Live music review: Paul Brady

Vicar Street, Dublin

****

Great musicians often have a great back catalogue, a profusion of songs. And this is the case with Paul Brady. As he told the Vicar Street audience, the Sunday performance would include songs not sung in years. We were in for a treat.

He opened with ‘I Believe in Magic’, from the 2000 album Oh What A World, setting the tone for the night with its eclectic mix of acoustic, traditional and rock n roll blended styles.

The Tyrone native went deep into the vault, digging out the the 1980s ‘Soul Child’, recorded in LA, and more recent hits from the 2010 album Hooba Dooba, made in Dublin.

This was an intimate evening of reflection and humour. The night’s music was made sweeter by the choral voice of accompanist Suzanne Savage with her violin and the super guitar licks of Bill Shanley. Alongside newer numbers such as ‘Harvest’ from his latest album Unfinished Business, listeners were rewarded with the cheeky ‘I Like How You Think’ and the famed ‘Nobody Knows’.

You would not think Brady is 70, especially with a non-stop two-hour performance. Age has only added dept to his voice. This was especially so with the mystical but political ‘The Island’, which threw up a huge cheer. A poignant song with Brexit looming over this island, a reminder of the dangers of sectarianism, of marching down that road to freedom.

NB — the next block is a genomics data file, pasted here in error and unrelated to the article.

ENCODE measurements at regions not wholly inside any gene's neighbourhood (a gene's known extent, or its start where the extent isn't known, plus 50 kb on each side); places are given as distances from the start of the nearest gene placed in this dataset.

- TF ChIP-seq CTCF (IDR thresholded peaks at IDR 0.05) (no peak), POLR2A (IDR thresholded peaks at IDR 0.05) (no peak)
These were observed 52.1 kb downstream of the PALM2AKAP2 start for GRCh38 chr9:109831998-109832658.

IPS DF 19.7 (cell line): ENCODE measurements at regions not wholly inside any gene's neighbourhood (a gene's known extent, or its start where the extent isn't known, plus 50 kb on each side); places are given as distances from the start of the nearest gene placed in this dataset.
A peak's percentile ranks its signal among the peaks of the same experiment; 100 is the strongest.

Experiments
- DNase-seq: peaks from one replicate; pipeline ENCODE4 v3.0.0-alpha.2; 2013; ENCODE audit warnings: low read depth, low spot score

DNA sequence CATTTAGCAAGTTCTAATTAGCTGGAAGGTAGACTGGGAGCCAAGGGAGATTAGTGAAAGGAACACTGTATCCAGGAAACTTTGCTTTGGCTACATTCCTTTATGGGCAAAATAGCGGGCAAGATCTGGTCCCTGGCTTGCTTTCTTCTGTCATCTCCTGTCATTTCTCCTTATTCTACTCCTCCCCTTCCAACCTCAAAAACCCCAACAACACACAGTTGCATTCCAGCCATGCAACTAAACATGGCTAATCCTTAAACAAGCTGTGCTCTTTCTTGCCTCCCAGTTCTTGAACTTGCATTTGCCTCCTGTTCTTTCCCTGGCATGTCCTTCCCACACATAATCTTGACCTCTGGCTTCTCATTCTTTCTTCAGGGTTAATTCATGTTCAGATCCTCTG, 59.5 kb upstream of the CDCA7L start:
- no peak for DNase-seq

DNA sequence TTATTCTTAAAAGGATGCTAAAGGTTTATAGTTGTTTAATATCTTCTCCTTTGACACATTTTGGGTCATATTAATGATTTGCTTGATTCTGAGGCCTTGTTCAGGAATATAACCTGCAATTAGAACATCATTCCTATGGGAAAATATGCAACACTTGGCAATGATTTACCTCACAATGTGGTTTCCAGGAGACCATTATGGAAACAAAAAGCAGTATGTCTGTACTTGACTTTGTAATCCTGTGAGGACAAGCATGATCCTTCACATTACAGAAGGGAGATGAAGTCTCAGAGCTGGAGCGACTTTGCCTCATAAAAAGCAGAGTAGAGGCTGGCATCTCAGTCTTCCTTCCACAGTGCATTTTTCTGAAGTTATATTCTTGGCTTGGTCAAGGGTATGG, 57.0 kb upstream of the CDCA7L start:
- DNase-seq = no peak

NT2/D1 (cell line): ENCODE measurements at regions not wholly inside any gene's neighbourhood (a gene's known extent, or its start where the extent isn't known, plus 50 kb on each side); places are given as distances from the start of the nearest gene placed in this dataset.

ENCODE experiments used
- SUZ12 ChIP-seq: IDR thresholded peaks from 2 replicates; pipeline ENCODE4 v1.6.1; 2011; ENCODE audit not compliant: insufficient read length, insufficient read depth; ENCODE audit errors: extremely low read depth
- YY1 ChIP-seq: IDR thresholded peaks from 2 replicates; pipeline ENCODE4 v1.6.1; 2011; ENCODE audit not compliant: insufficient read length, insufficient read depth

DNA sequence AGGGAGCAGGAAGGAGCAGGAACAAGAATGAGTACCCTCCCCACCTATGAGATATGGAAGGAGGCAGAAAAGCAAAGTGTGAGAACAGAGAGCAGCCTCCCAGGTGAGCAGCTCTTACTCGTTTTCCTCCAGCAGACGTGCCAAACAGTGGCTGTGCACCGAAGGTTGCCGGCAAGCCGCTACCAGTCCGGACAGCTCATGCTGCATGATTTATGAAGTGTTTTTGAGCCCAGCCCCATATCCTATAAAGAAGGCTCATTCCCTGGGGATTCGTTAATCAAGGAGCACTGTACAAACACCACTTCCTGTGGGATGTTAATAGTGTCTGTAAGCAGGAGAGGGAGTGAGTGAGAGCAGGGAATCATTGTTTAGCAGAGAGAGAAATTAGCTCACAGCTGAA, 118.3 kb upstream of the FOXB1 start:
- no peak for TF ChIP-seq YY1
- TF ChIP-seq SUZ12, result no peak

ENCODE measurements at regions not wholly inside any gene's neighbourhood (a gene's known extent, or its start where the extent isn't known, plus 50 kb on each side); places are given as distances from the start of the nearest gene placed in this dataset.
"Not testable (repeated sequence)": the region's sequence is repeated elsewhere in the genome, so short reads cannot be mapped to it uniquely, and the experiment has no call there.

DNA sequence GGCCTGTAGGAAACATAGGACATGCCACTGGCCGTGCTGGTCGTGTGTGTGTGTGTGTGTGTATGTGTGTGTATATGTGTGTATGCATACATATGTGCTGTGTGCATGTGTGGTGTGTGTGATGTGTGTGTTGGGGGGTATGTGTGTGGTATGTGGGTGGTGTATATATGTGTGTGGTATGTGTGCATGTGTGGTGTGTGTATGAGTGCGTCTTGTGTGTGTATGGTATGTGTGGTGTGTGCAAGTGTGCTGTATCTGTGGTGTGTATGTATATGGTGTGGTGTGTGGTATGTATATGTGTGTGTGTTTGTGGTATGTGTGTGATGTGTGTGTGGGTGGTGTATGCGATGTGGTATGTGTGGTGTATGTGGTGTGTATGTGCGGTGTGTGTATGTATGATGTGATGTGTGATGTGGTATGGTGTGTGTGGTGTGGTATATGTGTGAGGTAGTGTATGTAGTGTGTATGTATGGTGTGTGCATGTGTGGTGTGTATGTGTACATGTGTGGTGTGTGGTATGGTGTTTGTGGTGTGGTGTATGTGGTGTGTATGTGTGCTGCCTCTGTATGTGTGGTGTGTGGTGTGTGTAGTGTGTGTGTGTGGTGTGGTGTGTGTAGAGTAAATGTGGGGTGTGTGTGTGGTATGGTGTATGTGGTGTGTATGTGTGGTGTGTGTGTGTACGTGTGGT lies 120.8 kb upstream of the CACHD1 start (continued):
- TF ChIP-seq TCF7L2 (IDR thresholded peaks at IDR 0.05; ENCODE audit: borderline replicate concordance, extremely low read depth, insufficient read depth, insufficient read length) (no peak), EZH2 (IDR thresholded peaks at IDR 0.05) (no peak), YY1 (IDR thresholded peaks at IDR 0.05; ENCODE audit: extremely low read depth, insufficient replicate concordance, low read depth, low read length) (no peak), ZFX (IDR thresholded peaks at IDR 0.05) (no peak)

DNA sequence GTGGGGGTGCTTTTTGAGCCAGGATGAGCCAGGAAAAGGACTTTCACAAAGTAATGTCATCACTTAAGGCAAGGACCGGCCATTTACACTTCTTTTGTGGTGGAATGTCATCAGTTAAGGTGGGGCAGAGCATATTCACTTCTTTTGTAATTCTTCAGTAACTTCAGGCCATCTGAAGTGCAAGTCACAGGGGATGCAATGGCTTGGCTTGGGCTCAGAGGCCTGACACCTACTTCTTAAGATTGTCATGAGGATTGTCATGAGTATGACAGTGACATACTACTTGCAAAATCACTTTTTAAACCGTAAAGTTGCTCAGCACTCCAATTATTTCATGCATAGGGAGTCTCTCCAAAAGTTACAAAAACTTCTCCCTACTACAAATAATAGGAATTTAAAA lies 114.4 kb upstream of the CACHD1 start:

And lest we forget his time with Planxty, Brady took out a tin whistle for the glorious ‘Oceans of Time’, dedicating this to his son in New Zealand. Brady left us with breathtaking deliveries of the ‘World is What You Make It’ and finally the all-popular ‘Hills of Donegal’.

This was a poetic evening, punctured with laughter, those Brady-esque alternate acoustic sounds, his neck-tingling classics that silence a room and a lively trip through his extensive back
catalogue.


Lifestyle

Last week, I wrote about 'small is beautiful' as a key to an improved environment for all living things after this Covid crisis is finally over. As I wrote, I saw, in the mind's eye, the village where I live in west Cork and from which my wife and I are temporarily exiled.Damien Enright: Community spirit can ensure we pull through - together

Fifty years ago, a fox was spotted in Dublin’s St. Stephen’s Green. The unfortunate animal was chased by local ‘gurriers’. It took refuge in a tree but was promptly stoned to death.Richard Collins: Wildlife taking back the streets of our cities

The north pier on Cape Clear has been eerily quiet these last few months as no visitors disembark. The ferry is not unloading boatloads of tourists from Baltimore, 45 minutes away, or from Schull, as it would normally.The Islands of Ireland: Cape Clear tells its side of the story

If the Donegal postman and amateur weather forecaster has it right, we could be in for water shortages in the coming months. Michael Gallagher, who predicted the scorching summer of 2018 and the 2010 freeze-up, says we’ll have a ‘lovely’ summer.Donal Hickey: Demand for water to soar

More From The Irish Examiner